Behind the scenes, a flurry of Obama administration activity on flotilla investigation
The Obama administration, led by National Security Advisor Jim Jones, was heavily involved in the Israeli government’s decision to appoint an "independent public commission" to investigate the Gaza flotilla incident and pushed Israel to speed up the process in order to head off any attempts for increased pressure at the United Nations. Over the last ...
The Obama administration, led by National Security Advisor Jim Jones, was heavily involved in the Israeli government’s decision to appoint an "independent public commission" to investigate the Gaza flotilla incident and pushed Israel to speed up the process in order to head off any attempts for increased pressure at the United Nations.
Over the last week, there were a flurry of high-level interactions between top administration officials and their various Israeli interlocutors. A State Department official told The Cable that Secretary of State Hillary Clinton spoke with Israeli Defense Minister Ehud Barak and that Deputy Secretary Jim Steinberg, Special Envoy George Mitchell and others were working the phones as well. Barak also spoke with Vice President Joseph Biden, who was traveling in the region.
But in last couple of days, the final details were worked out between the White House and Prime Minister’s office, specifically by Jones and Israeli national security advisor Uzi Arad, according to an Israeli official. The National Security Council was much more involved than the State Department, with NSC Director Dan Shapiro in Israel to help and Israeli Ambassador Michael Oren playing a role as a go-between as well, the official said.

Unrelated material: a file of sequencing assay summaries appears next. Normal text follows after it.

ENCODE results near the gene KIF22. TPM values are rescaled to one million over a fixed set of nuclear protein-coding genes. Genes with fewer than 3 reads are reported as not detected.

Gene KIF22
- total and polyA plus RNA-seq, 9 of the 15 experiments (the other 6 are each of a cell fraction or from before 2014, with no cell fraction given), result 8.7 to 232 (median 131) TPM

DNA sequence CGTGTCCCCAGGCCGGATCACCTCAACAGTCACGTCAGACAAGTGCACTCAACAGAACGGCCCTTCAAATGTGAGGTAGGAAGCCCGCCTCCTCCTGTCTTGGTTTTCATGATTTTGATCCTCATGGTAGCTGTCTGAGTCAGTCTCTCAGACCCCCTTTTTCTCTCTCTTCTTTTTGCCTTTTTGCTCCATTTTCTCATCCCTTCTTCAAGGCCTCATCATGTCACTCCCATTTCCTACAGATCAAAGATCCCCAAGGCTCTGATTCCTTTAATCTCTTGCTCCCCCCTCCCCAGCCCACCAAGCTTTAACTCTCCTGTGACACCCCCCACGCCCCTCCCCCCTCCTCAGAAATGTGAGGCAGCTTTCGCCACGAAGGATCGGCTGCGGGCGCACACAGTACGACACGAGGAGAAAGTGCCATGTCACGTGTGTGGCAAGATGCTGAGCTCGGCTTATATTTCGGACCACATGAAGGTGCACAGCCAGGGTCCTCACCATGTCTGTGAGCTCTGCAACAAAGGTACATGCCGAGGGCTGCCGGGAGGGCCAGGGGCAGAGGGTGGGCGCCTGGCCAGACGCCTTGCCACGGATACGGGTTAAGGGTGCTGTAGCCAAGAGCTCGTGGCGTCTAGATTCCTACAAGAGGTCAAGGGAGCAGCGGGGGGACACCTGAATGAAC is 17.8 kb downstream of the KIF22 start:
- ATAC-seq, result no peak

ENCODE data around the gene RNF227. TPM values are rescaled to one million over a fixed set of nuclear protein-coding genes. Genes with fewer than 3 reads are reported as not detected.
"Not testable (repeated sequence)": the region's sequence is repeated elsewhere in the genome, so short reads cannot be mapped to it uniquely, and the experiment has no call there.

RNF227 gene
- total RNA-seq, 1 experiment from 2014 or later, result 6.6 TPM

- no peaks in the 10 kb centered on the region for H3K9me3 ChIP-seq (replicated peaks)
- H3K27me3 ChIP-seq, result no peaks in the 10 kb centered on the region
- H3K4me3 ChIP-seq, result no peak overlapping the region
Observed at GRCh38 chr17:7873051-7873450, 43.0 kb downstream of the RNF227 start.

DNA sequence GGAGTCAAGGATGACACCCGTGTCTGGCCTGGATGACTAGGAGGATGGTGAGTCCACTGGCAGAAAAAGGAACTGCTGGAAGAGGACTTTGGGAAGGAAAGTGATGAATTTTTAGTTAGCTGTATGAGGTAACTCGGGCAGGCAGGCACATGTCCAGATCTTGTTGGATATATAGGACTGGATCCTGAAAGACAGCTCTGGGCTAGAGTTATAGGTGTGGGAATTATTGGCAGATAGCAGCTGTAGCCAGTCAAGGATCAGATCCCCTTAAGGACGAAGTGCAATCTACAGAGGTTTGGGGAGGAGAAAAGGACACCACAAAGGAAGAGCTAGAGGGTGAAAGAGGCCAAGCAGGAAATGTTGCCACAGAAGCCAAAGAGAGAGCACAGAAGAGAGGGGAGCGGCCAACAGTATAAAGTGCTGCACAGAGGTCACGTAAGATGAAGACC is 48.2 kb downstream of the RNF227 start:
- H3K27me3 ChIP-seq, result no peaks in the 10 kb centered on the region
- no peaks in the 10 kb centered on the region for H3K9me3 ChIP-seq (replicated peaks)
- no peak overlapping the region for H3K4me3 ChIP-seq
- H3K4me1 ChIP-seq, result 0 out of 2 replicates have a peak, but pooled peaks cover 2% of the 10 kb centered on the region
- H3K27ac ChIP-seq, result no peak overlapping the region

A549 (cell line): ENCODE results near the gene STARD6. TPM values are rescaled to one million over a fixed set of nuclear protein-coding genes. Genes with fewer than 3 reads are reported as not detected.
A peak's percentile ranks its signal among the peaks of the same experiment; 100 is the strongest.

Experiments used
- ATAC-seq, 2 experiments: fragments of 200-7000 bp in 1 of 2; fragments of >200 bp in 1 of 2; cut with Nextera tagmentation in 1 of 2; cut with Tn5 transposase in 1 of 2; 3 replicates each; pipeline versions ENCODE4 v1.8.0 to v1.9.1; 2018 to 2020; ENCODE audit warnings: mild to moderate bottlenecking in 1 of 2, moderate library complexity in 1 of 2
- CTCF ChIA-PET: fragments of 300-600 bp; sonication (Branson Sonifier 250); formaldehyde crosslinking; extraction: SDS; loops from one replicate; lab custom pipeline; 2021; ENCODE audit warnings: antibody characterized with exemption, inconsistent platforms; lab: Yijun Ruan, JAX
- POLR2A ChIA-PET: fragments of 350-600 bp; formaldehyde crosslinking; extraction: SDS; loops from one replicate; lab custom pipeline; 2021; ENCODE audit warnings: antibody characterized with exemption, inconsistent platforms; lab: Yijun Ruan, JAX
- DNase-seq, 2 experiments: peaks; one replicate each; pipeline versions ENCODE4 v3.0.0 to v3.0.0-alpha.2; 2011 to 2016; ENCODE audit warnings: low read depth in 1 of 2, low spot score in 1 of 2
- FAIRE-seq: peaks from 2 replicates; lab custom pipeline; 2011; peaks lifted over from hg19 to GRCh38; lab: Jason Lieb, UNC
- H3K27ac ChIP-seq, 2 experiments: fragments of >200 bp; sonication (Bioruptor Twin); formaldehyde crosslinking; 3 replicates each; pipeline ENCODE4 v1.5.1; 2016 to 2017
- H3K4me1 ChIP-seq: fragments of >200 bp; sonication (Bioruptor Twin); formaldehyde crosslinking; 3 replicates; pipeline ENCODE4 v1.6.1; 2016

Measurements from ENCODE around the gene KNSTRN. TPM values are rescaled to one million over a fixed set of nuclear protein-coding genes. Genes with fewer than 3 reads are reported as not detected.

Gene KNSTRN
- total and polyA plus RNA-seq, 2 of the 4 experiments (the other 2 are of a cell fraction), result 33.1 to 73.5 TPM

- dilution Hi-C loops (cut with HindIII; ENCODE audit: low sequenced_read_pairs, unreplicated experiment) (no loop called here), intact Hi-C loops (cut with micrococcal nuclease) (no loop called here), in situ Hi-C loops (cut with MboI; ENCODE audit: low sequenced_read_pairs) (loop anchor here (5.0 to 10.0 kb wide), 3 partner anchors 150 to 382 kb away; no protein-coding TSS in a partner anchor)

The message Obama officials delivered was twofold. First, they wanted to make sure Israel appointed international members to the commission who were credible. William David Trimble from Northern Ireland and Ken Watkin, a former judge advocate general of the Canadian Armed Forces, will be on it.
The other Obama message to the Israelis? Speed it up. They wanted Israel to get the commission members settled on and announced as much as a week before the Israelis were ready. The Israeli official said that the detailed and extensive consultations with the Obama people are why it took so long.
"Our sense was that they were hopeful this commission announcement would come speedily and get this issue off the agenda so we could put it behind us," the official said. "Now, nobody can complain that Israel hasn’t established a committee with international representation."
The direct and pivotal involvement of Jones is telling because he is also the official widely suspected (but not confirmed) to have been the source of the reports that the White House was telling foreign leaders it planned to support a separate international investigation if one was initiated at the U.N.
That story, put out by Weekly Standard Editor William Kristol and denied by the White House, caused significant angst inside the Israeli government and diplomatic sources said it could have been an attempt to put pressure on Israel to speed things up.
State Department spokesman P.J. Crowley spoke about Kristol’s allegation Monday. He promised the U.S. would support the Israeli investigation but refused to forswear U.S. support of whatever U.N. Secretary General Ban Ki-moon might propose in the coming weeks.
"We stand by Israel and we’ll voice our strong views against any action that is one-sided or biased by any international organization," Crowley said. "I’m not aware that the secretary general has yet made any decisions on steps the UN might take. We’ll listen to what the secretary general has in mind and make a judgment then."
That type of hedging is exactly what many Israel supporters, such as the American Israel Public Affairs Committee (AIPAC), are concerned about.